In college, I couldn’t get enough French New Wave; stylish in costuming, presentation, and attitude, it was everything I aspired to be, but knew I was too soft to achieve. How to be one of those light-stepping girls who never got hurt or amused by the blunt, bullyish youths who did little more than scowl and walk around conducting their semi-shady dealings while tossing out despairing literary quotations?
Even though I’m sure I’d still love À bout du souffle and Alphaville– not to mention all those smooth Alain Delon heist films– it’s been a while since I’ve dipped into the genre. But this evening, completely exhausted by spending too much time outdoors in a freak heat wave, I could do nothing more than sit still and down iced drinks and watch movies. Halfway through Jean-Luc Godard’s Le Petit Soldat, I had to take a break; the atmosphere had grown tiresome, and I realized as never before that a solid chunk of La Nouvelle Vague (or at least Godard’s version of it) involves people treating each other badly and assuming they’re profound in doing so– all while smoking about seven cartons of cigarettes every thirty minutes.
I also realized these characters are painfully young; the protagonist of Soldat is twenty-six– yes, he and most of the other characters are involved in dangerous/potentially lethal goings-on centered around Algerian independence, and that’s admittedly serious stuff that’ll turn anyone into an adult– or at least the semblance of one– pretty quickly. But all the moodiness, the claims to feeling alienated while appearing to have very little emotional capacity or range (or even vague empathy for other human beings) at all: it feels so much like very fashionable undergrads hunkered earnestly down and gazing at their collective navels in the middle of the night, convinced of their own rightness in the face of the total phoniness of everyone else.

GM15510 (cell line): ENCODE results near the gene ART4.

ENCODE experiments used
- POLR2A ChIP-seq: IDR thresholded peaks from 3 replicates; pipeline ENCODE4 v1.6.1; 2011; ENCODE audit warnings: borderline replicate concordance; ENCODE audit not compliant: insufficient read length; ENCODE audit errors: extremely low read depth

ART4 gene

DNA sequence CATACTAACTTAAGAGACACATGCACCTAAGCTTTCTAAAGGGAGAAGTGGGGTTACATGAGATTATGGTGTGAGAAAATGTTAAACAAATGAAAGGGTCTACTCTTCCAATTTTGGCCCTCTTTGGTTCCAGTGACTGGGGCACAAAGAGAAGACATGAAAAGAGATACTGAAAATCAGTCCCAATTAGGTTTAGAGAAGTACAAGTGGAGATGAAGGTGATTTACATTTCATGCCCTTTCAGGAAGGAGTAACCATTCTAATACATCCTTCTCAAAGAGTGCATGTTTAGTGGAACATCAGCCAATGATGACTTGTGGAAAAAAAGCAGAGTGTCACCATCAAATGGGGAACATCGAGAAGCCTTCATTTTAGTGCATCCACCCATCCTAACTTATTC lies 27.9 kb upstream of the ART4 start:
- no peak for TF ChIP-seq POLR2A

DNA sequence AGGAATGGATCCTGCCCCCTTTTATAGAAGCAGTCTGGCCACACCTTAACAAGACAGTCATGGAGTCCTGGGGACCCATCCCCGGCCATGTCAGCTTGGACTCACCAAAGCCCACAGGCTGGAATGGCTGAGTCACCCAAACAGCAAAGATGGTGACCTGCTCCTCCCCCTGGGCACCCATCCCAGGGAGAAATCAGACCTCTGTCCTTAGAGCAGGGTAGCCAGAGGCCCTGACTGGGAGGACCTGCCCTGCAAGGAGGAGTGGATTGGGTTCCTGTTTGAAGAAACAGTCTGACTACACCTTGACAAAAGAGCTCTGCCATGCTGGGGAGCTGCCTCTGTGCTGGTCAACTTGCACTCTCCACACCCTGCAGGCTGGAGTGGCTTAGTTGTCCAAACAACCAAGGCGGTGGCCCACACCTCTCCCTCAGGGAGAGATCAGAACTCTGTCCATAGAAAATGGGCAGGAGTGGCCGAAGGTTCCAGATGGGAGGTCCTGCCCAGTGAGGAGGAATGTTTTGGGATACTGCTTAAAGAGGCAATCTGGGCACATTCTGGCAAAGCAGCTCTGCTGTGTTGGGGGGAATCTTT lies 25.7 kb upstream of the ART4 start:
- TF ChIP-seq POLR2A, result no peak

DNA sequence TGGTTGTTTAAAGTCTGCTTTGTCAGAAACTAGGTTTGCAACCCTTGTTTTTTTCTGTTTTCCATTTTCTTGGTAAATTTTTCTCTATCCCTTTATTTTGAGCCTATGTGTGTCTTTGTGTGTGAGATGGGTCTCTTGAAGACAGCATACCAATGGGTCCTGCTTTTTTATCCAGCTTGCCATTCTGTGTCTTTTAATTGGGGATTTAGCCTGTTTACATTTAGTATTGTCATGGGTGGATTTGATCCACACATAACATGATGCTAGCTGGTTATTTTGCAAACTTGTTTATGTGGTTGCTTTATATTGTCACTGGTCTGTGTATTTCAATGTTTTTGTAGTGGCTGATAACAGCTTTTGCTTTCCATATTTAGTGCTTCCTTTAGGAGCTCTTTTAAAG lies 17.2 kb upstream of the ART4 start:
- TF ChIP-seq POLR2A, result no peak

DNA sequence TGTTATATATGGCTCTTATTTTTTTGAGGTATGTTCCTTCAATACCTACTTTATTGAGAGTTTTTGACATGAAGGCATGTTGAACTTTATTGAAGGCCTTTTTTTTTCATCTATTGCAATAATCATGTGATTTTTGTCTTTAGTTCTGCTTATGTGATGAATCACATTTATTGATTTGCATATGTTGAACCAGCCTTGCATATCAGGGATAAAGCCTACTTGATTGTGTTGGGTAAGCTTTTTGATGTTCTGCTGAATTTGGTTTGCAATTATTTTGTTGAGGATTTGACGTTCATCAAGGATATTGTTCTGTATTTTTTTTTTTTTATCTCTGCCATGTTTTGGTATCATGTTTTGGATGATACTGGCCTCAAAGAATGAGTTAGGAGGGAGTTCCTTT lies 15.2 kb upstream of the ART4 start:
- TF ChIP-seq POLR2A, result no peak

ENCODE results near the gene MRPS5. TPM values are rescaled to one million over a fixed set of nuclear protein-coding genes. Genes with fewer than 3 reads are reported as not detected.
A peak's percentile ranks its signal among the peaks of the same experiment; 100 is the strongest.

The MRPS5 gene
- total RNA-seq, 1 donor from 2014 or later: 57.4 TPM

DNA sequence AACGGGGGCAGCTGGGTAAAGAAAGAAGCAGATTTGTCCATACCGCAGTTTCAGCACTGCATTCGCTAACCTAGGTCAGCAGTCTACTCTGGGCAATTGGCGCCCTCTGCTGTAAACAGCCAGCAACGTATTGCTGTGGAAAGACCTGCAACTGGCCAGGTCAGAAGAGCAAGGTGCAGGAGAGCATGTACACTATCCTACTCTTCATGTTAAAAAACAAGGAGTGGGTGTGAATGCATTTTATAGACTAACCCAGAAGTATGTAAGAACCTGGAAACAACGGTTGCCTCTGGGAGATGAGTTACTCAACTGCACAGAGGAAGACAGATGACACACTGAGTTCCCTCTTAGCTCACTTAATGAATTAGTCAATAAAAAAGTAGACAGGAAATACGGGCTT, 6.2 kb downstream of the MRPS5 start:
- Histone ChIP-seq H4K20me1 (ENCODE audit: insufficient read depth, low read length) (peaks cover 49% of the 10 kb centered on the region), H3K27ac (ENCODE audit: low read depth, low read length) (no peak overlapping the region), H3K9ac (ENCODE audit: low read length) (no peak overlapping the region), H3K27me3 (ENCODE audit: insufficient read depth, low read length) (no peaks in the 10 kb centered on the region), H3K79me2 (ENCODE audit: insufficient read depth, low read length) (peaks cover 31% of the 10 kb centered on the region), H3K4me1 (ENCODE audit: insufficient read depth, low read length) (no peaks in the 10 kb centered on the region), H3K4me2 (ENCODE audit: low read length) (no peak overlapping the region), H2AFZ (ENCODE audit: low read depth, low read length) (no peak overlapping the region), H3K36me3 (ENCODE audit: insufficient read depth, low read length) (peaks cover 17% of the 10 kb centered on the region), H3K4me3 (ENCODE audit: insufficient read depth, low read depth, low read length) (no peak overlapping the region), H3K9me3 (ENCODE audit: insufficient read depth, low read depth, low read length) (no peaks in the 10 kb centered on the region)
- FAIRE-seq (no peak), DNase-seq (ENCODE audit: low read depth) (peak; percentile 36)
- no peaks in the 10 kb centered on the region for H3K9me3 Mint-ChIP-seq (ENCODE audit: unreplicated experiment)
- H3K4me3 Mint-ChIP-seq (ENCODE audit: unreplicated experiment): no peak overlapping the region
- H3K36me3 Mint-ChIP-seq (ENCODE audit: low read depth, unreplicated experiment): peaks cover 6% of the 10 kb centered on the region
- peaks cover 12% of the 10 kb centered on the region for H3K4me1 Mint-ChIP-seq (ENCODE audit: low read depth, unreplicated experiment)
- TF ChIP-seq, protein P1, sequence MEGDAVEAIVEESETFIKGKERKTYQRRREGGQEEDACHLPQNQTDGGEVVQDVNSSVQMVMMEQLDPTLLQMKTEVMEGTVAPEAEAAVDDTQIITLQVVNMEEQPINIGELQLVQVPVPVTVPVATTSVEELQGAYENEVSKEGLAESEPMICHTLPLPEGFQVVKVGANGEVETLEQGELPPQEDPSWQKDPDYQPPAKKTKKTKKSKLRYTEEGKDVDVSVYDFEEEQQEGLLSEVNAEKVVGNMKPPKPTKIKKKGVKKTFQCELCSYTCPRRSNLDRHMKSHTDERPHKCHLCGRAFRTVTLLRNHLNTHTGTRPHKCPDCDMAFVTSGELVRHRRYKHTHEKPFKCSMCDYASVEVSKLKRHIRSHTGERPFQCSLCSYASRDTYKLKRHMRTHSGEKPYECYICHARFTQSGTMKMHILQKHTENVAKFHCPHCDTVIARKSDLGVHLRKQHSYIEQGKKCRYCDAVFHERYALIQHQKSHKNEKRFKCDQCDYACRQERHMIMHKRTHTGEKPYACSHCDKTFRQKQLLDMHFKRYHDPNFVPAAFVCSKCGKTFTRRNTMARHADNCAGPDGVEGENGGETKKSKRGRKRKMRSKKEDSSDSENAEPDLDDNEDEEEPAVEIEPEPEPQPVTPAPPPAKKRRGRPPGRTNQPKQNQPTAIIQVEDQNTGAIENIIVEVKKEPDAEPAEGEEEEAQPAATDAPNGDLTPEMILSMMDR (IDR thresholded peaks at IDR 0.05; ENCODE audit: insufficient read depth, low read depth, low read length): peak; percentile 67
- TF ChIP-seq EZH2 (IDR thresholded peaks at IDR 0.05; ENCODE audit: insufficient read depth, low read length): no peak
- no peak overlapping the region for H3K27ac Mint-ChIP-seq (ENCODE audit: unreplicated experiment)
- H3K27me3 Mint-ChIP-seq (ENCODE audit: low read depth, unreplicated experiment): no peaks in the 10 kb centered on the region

I probably shouldn’t be so dismissive; among other things, I’m more than a bit heat-stupid, and if my bones are feeling something less than solid, my brain matter and consequent ability to judge anything are probably also not at their best. The New Wave filmmakers were reacting to a lot of falsity, willful ignorance, and stultified cinema around them, and insisted that social issues of the day be included in their work. So maybe what I’m reacting to on this irritation-prone evening is a simple recognition of how we’ve in some sense moved beyond the datedness of their own forms or assumptions, gender relations being one of them. With the look and the attitude common to so much of this loosely knitted school having been turned into pure, harmless style, it may be easy to forget just how unique, and significantly so, this stuff was, and still is.
Don’t get me wrong: I’ll still take Last Year at Marienbad or The 400 Blows over any blockbuster, or even most of the schlock that continues to be made. Completely dickish Frenchmen are at least more interesting on-screen than the same old superheros or Hollywood leads. But I guess we can all age out of anything, even– or maybe especially– our youthful ideals. Sad? Maybe. But that just means there are other ones to find and inhabit, at least for a while.